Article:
Oh and finally, one thing I must stress is that when you announce your project you could be creating more problems that you want:

- One the one hand this can be great, as long as you can give the public something new which makes them go "WOW", but, - On the other hand perhaps its better to keep things reasonably quite and make your announcements later when the projects closer to completion.

However, in doing the second one above this can lead to a further problem. Less press generally means less people will actually know about it. Its a trade of that sometimes works to your advantage, but sometimes doesn't work out so great.

Still, its your choice how you continue. You could get yourself tagged onto a project as modeller. Also remember that if you get a project team together you may not want the role of project head. Someone else on your team may fit that position better. Its all down to organising the team well (sometimes not an easy task). Still, good luck in what you choose, and remember to put aside a good amount of time, as TC's and Part TC's do take a substantial amount of time to put together.

:D This post was brought to you courtesy of the EasySoft Direct files network!!!!




Atlantis

The Confused Vorlon

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2nd November 2002

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#3 15 years ago

Yeah, I'd also recommend you join an existing mod, that way you get to see how it works in action, aswell as doing some of it yourself.

ATL/DMobley




NX01

The Internet ends at GF

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9th December 2002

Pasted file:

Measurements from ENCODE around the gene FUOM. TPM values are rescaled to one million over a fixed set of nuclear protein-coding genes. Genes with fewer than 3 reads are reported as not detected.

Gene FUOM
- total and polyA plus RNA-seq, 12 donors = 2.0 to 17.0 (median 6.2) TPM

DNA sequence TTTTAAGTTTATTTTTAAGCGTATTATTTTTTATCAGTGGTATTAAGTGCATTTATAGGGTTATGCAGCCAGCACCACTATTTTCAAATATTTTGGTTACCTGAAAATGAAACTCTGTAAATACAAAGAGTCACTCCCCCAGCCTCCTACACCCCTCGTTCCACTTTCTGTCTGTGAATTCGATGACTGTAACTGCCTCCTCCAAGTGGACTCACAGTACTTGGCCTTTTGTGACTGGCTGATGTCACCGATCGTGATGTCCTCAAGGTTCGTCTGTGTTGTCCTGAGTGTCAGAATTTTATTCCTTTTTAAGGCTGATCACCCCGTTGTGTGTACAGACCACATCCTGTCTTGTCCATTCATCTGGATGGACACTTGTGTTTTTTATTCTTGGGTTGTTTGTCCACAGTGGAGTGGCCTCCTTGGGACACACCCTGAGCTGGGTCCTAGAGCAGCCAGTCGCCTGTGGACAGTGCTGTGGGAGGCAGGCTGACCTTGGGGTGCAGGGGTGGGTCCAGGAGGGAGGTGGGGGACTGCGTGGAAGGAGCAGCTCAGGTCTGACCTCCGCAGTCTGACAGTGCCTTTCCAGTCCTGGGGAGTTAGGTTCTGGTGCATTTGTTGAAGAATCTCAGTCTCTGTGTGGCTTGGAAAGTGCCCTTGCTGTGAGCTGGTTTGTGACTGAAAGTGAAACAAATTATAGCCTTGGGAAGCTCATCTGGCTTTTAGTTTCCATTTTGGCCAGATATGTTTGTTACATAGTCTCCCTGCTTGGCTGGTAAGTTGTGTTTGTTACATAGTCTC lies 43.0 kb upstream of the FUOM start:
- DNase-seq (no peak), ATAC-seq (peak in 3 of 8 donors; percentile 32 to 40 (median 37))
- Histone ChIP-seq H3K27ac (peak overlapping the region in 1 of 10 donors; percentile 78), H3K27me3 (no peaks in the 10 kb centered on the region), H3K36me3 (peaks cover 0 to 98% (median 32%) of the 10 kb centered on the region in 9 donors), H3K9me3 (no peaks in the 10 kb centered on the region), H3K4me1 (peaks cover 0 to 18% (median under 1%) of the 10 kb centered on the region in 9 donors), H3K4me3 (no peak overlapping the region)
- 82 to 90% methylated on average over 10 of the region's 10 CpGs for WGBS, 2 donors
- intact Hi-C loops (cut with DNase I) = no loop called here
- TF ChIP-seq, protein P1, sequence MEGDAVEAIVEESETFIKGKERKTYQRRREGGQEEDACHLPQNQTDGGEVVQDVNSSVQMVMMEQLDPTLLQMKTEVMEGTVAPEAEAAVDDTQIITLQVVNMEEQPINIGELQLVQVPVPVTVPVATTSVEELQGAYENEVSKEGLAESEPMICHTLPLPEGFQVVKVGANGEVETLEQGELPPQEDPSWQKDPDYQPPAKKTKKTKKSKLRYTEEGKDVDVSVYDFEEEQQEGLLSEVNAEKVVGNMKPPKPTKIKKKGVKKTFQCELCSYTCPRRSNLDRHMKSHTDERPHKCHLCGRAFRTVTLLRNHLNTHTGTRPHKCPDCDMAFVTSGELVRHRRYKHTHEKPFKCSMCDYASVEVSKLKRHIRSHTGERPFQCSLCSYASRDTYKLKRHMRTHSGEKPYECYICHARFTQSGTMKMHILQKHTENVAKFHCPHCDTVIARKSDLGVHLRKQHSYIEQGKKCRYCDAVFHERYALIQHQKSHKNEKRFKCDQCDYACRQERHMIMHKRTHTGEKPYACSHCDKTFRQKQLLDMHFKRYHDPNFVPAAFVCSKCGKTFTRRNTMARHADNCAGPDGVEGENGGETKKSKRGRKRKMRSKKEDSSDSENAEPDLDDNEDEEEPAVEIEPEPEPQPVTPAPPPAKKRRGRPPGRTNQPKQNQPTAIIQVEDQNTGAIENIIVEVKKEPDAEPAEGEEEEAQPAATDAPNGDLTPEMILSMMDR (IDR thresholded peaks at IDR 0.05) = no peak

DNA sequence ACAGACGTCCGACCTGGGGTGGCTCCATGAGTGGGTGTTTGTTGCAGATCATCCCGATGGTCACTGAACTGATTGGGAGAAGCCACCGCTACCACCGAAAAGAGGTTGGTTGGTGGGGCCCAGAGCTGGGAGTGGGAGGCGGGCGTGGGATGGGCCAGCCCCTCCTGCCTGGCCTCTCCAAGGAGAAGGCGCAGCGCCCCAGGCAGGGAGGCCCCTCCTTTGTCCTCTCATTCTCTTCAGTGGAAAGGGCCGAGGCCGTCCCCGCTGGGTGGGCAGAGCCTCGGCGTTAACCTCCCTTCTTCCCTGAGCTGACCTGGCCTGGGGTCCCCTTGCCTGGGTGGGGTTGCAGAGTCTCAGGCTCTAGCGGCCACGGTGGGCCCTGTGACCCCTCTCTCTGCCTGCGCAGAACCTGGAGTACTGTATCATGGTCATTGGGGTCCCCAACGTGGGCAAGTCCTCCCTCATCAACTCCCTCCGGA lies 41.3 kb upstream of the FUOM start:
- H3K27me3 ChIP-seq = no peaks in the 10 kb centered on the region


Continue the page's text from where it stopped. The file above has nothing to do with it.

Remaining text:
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#4 15 years ago

Ok Major Payne. I understand what your talking about, but how do you form/join a "team" to make a mod? Are they in a section on the site? I'm just alittle confused on this.

Thanx alot for your help and any other input you can contribute.

NX01




Major A Payne

The 6th Day

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7th August 2002

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#5 15 years ago

Originally posted by NX01 Ok Major Payne. I understand what your talking about, but how do you form/join a "team" to make a mod? Are they in a section on the site? I'm just alittle confused on this. Thanx alot for your help and any other input you can contribute. NX01

Hmmmm, that would be best done by checking this, SGN and STGN forums for projects which are being created and approaching the various people who head up these projects. Sometimes they may be looking for people. Some of the time they won't be. Its more pot luck than anything else.

To build your own team, your best bet is to scour the forums again, but this time you